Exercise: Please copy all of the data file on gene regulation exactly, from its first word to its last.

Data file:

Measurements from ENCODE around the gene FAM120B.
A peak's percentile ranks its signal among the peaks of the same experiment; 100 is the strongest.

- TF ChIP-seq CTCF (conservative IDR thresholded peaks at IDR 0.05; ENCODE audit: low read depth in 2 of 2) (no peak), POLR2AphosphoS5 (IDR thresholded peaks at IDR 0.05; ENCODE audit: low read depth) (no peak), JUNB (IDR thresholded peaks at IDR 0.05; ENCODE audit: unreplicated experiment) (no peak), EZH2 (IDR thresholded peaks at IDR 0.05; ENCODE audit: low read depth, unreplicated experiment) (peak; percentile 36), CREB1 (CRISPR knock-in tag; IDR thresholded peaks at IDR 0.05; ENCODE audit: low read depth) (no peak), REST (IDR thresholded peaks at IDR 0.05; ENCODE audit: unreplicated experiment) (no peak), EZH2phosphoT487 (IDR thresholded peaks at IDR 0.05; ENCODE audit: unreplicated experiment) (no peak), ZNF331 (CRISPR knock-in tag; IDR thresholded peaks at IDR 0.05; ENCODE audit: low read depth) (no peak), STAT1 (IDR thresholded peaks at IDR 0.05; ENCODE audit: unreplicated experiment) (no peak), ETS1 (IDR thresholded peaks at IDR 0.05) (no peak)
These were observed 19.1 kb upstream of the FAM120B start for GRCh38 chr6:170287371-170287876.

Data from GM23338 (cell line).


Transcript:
Measurements from ENCODE around the gene FAM120B.
A peak's percentile ranks its signal among the peaks of the same experiment; 100 is the strongest.

- TF ChIP-seq CTCF (conservative IDR thresholded peaks at IDR 0.05; ENCODE audit: low read depth in 2 of 2) (no peak), POLR2AphosphoS5 (IDR thresholded peaks at IDR 0.05; ENCODE audit: low read depth) (no peak), JUNB (IDR thresholded peaks at IDR 0.05; ENCODE audit: unreplicated experiment) (no peak), EZH2 (IDR thresholded peaks at IDR 0.05; ENCODE audit: low read depth, unreplicated experiment) (peak; percentile 36), CREB1 (CRISPR knock-in tag; IDR thresholded peaks at IDR 0.05; ENCODE audit: low read depth) (no peak), REST (IDR thresholded peaks at IDR 0.05; ENCODE audit: unreplicated experiment) (no peak), EZH2phosphoT487 (IDR thresholded peaks at IDR 0.05; ENCODE audit: unreplicated experiment) (no peak), ZNF331 (CRISPR knock-in tag; IDR thresholded peaks at IDR 0.05; ENCODE audit: low read depth) (no peak), STAT1 (IDR thresholded peaks at IDR 0.05; ENCODE audit: unreplicated experiment) (no peak), ETS1 (IDR thresholded peaks at IDR 0.05) (no peak)
These were observed 19.1 kb upstream of the FAM120B start for GRCh38 chr6:170287371-170287876.

Data from GM23338 (cell line).